Published: April 19, 2017
BFA Graduates Share Their Work, and Viewpoints, in “The Society Collective” Exhibition
Dysfunctional. Conflictive. Glossy. Honest. Expressive. Controversial. Polished. Earthy. Materialistic. Grungy. Engendered. Documentary. Surrealistic.
From April 25–May 12, The University of Tampa’s Scarfone/Hartley Gallery is showcasing the work — and viewpoints — of 12 student artists graduating from the Bachelor of Fine Arts program at “The Society Collective — 2017 BFA Spring Exhibition.” There will be a reception to honor the graduates on Friday, May 5, from 6–8 p.m.
The exhibition offers an uncensored overview of a generational cross-section of society. Twelve young artists represent 12 individual viewpoints, which are expressed on the gallery’s walls. Their dissonant voices form a collective, awareness-raising, unorthodox comment on the ever-shifting landscape of millennial values:
Ian Goldwasser: “My work questions our society’s awareness of the materials we buy and consume on a daily basis.”
Katie Lane: “I combine figure with abstraction, and include high contrast, exaggerated color, expressive marks, detailed elements, and texture to express my dynamic view of society in modern America.”
Sophie Watkins: “My work aims to capture the vulnerability of people and cultures on a ‘glocal’ scale.”
Krystle Parks: “Focusing on imagery involving endangered animals, my art symbolizes the real and surreal perception of the extinction of these creatures in contemporary views.”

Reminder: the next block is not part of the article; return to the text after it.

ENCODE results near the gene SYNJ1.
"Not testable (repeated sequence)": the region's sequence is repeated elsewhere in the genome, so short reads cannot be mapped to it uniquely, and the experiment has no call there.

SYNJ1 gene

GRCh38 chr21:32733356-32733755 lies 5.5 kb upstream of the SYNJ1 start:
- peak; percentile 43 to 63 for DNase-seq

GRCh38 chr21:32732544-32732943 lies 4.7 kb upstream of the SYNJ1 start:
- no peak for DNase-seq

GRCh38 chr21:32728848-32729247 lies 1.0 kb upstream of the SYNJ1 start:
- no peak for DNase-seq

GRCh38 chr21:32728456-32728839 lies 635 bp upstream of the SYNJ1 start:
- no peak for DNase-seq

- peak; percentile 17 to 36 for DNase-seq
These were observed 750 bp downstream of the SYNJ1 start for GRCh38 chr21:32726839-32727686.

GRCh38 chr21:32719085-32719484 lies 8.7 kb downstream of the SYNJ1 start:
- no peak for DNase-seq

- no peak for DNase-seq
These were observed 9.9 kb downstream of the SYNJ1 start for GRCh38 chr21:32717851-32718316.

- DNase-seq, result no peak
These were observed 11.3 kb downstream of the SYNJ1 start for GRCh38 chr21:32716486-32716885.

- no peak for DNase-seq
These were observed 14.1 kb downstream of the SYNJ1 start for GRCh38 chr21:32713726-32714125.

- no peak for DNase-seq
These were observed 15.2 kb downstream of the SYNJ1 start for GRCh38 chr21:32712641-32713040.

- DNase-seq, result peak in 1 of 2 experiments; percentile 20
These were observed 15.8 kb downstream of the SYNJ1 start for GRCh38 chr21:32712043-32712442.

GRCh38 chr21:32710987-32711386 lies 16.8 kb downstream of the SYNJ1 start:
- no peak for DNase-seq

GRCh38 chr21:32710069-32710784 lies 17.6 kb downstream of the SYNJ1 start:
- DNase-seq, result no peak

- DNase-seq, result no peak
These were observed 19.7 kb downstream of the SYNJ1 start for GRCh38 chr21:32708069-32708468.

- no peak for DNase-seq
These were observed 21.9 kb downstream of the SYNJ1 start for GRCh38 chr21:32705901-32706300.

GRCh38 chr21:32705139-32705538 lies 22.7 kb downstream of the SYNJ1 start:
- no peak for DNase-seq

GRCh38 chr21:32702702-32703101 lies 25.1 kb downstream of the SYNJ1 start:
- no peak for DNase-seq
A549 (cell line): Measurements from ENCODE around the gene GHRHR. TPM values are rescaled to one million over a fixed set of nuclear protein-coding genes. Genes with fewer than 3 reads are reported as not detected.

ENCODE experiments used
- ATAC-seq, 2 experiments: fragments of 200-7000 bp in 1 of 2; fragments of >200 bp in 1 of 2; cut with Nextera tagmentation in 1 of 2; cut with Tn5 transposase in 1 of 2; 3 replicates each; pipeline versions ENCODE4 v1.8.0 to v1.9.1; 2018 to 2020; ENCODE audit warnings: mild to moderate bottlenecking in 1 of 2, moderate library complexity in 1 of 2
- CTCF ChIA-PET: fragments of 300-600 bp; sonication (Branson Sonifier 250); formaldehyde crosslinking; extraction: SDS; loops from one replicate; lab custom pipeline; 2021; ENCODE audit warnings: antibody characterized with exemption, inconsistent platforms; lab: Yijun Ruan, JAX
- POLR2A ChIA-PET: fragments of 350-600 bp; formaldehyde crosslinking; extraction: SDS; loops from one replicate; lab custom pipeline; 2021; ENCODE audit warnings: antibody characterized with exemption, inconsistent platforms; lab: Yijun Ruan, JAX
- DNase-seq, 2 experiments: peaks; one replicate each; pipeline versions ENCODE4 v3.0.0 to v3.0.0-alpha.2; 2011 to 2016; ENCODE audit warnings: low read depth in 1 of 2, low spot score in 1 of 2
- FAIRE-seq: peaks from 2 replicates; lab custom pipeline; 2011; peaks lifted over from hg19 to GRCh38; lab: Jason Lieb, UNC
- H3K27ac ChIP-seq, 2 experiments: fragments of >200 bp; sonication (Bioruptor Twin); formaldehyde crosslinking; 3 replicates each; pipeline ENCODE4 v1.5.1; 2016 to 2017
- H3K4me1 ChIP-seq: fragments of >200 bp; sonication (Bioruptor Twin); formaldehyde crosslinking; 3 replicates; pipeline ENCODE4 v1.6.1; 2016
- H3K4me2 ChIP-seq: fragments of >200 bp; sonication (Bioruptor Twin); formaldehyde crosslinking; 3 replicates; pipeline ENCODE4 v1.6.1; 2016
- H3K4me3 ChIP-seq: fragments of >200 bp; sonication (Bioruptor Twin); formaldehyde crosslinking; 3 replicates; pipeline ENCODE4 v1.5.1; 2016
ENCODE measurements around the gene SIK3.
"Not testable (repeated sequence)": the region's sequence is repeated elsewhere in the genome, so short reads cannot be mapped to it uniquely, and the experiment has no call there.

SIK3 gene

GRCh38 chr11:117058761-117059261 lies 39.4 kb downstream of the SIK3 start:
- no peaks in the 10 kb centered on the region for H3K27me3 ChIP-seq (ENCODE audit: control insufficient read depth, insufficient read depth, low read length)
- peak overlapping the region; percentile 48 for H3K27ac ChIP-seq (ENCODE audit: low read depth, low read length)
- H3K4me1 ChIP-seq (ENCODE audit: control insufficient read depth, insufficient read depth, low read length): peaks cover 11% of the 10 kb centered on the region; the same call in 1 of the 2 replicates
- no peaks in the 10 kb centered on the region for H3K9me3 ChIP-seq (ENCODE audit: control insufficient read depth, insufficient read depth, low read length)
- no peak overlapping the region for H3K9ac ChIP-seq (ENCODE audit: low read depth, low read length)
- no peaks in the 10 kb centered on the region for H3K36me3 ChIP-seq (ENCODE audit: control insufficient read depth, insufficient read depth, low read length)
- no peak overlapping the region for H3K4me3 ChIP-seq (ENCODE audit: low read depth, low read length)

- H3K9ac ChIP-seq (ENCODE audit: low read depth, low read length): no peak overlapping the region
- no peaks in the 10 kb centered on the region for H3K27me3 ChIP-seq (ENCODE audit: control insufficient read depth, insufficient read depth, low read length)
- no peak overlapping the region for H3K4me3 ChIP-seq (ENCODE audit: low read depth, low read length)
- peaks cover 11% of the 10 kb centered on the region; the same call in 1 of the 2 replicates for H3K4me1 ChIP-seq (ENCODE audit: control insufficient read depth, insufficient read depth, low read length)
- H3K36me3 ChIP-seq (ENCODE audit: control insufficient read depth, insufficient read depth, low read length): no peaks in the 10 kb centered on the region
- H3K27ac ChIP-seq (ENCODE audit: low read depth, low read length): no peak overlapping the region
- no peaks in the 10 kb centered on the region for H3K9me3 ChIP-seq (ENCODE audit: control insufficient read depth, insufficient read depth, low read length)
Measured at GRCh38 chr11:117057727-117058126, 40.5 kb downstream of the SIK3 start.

Hannah Hughes: “I photograph beauty for beauty’s sake.”
Jameson Mato: “My travels are my source of inspiration, providing me with immersive experiences of dramatically different cultures and people.”
Lindsy Tortorice: “My work consists of nude figures of women, whose body has the power to scream feminism and display the strength of its inherent beauty.”
Caitlin O’Brien: “A central theme of my work is gender, and how it shapes the entirety of our lives; my subject matter is the experience of women and non-binary transgender individuals.”
Ryan Lagasse: “My work is an exploration of self-development through the portrayal of androgynous and anthropomorphic figures.”
Rebecca Lee: “Particularly relevant in today’s political landscape, my work shows what happens when the ones who are being beaten down decide to no longer take the prejudice in stride, and choose to stand up for themselves and others.”
Lindsey Davis: “My artwork challenges the viewers’ inner psyche with a seemingly random juxtaposition of different collaged subjects.”
Samantha Gatelaro: “I create a personal emotional sign language, designed to express contemporary feelings of estrangement and alienation.”
The gallery is located on campus at the R.K. Bailey Art Studios, 310 North Boulevard, and is open from 10 a.m. to 4 p.m. Tuesday through Friday. There is no charge for admission.
Programs at the Scarfone/Hartley Gallery are made possible with the support of the Arts Council of Hillsborough County, the Hillsborough County Board of County Commissioners and The University of Tampa Friends of the Gallery.
For more information, contact Jocelyn Boigenzahn, gallery director, at (813) 253-6217 or firstname.lastname@example.org.